A few weeks ago, I was encouraged by a member of The Dale to share what happened at our Palm Sunday service. Palm Sunday is the day in the Christian church calendar when we take our place in the triumphal entry, sing our hosannas, and carry our palms. It marks the beginning of Holy Week.

On this particular Sunday we read Luke’s account of Jesus’ entry into Jerusalem. It turns out that Luke doesn’t mention how the people following Jesus carry or throw down palms along the way. They do spread their cloaks on the road, but there is no mention of palms. He also doesn’t use the term “hosanna”, instead describing the people praising God with a loud voice. One more unique thing about Luke’s account of this day is found in verse 41: “As he came near and saw the city, he wept over it”.

I invited us to consider the tearful aspects of Jesus’ entry; how Jesus wept not just for a city, but a condition: ignorance of things that make for peace, prejudice we hold against one another, and the destructiveness of fear. We also talked about how Peter “went out and wept bitterly” (Luke 22:62) after denying Jesus three times. How are his tears familiar to us? What does it feel like to confess that our life is not what we want it to be?

A tearful entry into Holy Week means we must acknowledge the state of the world, and our own lives. Not all of us cry in the same way: some (like me) well up easily, others can’t muster a tear but are internally filled with sorrow. Wet or dry, they are both real. Either way, it is difficult work. Jesus’ heart was pierced when he saw the city, as was Peter’s when the cock crowed. When we recognize the reality of our own situation, our hearts are pierced as well.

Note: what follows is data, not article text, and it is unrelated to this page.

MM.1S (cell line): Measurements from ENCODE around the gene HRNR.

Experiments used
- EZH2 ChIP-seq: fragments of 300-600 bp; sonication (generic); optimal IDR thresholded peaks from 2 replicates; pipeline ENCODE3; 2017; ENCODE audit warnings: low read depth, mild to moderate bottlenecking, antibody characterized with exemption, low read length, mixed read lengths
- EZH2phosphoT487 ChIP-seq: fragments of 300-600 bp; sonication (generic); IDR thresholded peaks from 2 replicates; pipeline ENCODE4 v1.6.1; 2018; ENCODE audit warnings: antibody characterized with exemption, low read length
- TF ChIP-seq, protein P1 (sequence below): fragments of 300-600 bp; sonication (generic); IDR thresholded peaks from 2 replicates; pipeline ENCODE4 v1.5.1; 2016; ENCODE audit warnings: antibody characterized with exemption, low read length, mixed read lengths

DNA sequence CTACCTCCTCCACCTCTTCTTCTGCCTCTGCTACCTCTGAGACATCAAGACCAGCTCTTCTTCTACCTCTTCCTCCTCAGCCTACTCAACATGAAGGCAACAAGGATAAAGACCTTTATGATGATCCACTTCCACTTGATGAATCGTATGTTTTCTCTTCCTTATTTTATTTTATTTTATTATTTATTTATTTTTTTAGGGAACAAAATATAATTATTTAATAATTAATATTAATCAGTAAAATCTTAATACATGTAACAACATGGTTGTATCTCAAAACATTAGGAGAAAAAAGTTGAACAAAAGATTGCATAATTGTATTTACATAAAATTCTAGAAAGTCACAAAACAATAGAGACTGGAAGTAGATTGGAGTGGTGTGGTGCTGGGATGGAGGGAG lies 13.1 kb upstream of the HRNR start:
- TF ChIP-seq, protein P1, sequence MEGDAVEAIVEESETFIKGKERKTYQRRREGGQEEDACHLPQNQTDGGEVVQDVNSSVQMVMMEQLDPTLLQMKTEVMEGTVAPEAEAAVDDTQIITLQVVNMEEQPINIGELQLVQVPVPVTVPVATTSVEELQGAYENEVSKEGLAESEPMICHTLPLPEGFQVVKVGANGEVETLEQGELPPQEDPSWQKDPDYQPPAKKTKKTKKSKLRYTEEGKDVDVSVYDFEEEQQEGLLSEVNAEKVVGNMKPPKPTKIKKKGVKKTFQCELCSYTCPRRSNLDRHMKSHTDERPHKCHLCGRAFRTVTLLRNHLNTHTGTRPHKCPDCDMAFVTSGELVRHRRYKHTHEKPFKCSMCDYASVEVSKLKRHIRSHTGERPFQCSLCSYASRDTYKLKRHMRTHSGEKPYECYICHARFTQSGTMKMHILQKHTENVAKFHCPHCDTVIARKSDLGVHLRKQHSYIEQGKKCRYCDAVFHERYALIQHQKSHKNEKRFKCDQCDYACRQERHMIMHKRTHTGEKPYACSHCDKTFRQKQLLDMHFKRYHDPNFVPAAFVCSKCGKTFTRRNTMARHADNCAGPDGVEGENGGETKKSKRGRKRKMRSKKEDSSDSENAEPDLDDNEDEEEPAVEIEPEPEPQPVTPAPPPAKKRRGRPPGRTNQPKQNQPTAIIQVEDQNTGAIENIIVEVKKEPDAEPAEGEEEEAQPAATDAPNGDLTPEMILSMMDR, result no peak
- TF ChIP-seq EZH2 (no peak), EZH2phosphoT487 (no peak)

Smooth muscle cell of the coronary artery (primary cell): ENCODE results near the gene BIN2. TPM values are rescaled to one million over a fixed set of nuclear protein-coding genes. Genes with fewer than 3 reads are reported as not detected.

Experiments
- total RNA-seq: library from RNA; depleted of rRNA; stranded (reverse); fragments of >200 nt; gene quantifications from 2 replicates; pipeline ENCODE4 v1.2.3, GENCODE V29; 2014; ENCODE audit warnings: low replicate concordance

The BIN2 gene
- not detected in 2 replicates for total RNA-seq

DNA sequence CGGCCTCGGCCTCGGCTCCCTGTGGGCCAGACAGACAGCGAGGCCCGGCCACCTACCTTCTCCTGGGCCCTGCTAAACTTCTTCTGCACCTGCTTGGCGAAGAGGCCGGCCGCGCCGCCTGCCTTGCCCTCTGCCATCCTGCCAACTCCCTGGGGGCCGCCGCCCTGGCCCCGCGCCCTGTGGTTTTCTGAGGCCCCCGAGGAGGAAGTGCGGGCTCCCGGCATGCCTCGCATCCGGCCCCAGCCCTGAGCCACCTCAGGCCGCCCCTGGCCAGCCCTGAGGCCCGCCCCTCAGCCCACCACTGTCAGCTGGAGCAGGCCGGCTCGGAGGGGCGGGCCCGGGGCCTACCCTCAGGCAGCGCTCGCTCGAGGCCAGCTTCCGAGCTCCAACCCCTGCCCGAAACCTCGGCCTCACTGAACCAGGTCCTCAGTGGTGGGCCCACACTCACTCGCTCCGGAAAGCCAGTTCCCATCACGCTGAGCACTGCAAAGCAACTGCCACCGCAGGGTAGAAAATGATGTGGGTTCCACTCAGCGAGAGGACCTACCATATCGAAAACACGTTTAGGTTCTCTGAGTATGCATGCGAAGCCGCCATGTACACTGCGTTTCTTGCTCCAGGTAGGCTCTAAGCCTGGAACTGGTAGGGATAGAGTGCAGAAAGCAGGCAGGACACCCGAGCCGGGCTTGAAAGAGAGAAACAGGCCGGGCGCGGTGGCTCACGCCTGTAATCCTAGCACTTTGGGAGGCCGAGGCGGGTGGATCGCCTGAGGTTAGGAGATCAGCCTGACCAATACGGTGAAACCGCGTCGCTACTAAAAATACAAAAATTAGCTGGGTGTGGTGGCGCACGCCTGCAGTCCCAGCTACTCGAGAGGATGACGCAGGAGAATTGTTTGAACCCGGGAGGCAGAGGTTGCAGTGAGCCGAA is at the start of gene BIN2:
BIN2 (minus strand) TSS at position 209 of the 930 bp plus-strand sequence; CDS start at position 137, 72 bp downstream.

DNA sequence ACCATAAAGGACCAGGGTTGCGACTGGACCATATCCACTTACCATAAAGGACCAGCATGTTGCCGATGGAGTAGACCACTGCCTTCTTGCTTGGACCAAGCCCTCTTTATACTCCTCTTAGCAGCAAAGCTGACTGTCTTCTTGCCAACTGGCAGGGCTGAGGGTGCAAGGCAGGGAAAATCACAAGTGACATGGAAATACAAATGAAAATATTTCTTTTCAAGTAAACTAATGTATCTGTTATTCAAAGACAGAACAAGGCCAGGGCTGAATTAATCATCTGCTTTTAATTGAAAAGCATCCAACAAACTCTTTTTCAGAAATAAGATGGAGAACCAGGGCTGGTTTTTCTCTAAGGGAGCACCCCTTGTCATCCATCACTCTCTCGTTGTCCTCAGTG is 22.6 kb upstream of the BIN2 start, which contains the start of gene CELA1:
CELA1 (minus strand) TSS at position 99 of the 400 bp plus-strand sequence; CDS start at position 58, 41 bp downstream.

I don’t know how to describe what happened next. It began as a wail. A person, one who knows the street intimately, whose mind is rarely at rest and had come in looking for help, cried without reserve. The space we use on Sundays is beautiful and large and has very good acoustics. And so, as I cautiously continued, the sound of weeping reverberated off the walls.

Sometimes our heart knows grief and death; guilt or disappointment. Other times it is burdened by the pain of the world and the suffering of another human being; dreams that didn’t come true or broken promises. Life can be hard. It can be marked with poverty, or illness, or loneliness. In whatever way your heart has been broken: you are not alone.

The wailing continued.

We all have stories of sadness. To deny our tears is to deny a part of ourselves the power of Holy Week and the joy of Easter life: life that is marked by forgiveness, healing, and rebirth into new life. On this Palm Sunday our friend who knows what it is to be misunderstood, shunned and poor, led the tearful entry. It was powerful, painful to listen to, and…sacred.

“As he came near and saw the city, he wept over it.”